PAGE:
15. Capacity of Outsourced CCO – Does the Outsourced CCO have capacity to serve effectively your investment adviser firm in light of his or her other outsourcing clients? Does the Outsourced CCO have responsibility for more than 30 supervised persons (based upon your firm and the other investment adviser firms where he or she is serving as CCO) without additional staff support?

As evident from the above questions, it can be challenging and expensive to establish an arrangement in which there is a reasonable level of confidence that the Outsourced CCO has sufficient time, involvement, presence, authority, and knowledge to meet a securities regulator’s expectations. Even with a more robust outsourcing arrangement, there’s still a significant risk that the lack of an in-house CCO in itself could diminish the culture of compliance within an investment adviser firm and promote indifference from the investment adviser firm’s employees and management to follow the rules.

Ultimately, the responsibility for compliance with the Investment Advisers Act of 1940 or state securities act and the associated rules falls on the investment adviser firm and its management and not merely the outsourced CCO.  In our opinion, the most prudent solution is one that combines the best of both worlds –  the expertise of a dedicated compliance professional with the internal expertise and business familiarity of a firm insider. An internal CCO is familiar with the business, interacts with employees every day on a face-to-face basis, and has easier access to records yet can still have ready access to expert assistance from third-party consultants.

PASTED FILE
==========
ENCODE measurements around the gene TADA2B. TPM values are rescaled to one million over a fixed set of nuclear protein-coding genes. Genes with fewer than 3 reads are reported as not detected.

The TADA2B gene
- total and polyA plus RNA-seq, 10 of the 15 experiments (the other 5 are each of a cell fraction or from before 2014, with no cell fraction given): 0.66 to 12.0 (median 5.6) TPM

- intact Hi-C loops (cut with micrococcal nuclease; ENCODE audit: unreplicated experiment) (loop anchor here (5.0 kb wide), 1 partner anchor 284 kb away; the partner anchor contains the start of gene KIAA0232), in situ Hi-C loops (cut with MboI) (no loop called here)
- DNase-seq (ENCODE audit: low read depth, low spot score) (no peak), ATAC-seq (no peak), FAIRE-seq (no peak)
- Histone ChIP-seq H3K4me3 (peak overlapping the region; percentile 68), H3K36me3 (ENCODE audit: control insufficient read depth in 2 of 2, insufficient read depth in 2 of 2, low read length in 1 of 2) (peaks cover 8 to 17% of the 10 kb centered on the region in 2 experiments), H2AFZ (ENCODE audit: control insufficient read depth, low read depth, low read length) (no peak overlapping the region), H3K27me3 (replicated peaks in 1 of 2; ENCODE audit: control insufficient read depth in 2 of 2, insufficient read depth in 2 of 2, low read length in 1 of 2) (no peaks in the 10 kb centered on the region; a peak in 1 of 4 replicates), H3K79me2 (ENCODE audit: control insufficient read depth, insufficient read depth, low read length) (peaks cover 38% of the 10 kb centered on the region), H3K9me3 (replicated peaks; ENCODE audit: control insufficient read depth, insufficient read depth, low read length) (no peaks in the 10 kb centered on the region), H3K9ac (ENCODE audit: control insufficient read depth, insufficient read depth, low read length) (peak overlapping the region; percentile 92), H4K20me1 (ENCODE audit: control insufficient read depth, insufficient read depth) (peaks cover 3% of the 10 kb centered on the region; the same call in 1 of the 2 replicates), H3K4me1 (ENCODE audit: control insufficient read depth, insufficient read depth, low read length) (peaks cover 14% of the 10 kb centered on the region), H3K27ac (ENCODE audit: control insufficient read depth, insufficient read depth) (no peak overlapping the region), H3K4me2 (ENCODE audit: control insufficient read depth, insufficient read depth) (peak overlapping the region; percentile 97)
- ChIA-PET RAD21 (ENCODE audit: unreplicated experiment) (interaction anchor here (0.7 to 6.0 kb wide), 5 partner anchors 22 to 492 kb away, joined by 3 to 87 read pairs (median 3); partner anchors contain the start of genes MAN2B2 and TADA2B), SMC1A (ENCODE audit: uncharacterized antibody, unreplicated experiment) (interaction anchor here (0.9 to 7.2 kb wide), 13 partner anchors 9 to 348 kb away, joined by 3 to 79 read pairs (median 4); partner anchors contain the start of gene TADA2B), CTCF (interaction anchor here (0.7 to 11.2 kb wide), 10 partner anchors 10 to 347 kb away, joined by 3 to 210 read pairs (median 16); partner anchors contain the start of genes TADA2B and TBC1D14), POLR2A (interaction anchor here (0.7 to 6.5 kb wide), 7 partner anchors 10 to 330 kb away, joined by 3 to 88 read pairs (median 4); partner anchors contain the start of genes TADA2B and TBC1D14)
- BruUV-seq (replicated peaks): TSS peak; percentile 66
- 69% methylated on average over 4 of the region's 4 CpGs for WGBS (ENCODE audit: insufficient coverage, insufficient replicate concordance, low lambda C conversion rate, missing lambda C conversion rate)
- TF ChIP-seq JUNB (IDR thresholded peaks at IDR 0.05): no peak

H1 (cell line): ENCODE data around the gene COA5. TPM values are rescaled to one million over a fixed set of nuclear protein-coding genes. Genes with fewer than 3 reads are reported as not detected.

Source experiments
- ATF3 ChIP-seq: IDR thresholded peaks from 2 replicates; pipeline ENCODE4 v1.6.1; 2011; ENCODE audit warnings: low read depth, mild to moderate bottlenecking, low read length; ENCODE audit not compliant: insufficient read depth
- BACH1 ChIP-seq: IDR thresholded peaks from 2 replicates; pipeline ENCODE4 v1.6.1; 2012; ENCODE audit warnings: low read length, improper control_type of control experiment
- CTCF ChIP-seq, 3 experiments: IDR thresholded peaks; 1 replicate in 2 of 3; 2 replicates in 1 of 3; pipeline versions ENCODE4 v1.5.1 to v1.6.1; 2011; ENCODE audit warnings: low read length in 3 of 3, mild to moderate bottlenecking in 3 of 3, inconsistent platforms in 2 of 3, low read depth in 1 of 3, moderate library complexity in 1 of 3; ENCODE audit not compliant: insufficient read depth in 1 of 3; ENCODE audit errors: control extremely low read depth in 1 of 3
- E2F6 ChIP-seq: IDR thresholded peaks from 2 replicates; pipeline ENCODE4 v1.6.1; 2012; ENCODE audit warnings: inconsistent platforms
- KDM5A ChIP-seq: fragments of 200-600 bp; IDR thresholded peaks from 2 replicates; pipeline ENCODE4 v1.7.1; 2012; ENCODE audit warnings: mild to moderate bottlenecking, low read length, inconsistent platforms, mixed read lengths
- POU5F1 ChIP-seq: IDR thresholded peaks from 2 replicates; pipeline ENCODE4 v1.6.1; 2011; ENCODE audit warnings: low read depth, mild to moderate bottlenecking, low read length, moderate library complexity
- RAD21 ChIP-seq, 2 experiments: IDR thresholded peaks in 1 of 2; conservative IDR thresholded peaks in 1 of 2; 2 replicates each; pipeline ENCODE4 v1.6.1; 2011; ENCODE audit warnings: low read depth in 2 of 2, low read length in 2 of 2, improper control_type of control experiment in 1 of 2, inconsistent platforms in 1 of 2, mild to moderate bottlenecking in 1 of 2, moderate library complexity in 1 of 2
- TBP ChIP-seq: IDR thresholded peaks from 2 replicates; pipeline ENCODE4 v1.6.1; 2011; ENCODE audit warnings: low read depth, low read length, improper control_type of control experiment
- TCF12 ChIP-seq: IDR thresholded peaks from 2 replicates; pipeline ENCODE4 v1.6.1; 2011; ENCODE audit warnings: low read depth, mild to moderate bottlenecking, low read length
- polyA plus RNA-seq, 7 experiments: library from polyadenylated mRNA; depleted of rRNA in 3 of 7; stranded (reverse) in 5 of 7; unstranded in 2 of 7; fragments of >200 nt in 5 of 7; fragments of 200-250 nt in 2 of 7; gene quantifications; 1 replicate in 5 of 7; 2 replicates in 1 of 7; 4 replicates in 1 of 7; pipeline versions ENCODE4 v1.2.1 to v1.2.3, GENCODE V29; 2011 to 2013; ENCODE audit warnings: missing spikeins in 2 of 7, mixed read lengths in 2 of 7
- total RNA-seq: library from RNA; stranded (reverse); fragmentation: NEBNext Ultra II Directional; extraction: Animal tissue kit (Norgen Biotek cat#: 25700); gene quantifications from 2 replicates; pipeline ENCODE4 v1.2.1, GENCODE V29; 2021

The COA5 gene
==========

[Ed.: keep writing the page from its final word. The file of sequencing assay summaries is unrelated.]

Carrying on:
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General Disclosure

The information contained in this blog post is general in nature intended for educational purposes only and is not intended to be a comprehensive analysis of this topic. It is not intended to constitute compliance consulting advice or apply to any particular investment adviser firm’s specific situation. Please consult the applicable securities regulator’s rules and published guidance for more details about the topics referenced above.  For more information about the limitations of this blog post and information on our website, please see our Disclosures webpage.

Posted by Bryan Hill
Labels: CCO, Outsourced CCO, SEC, Uncategorized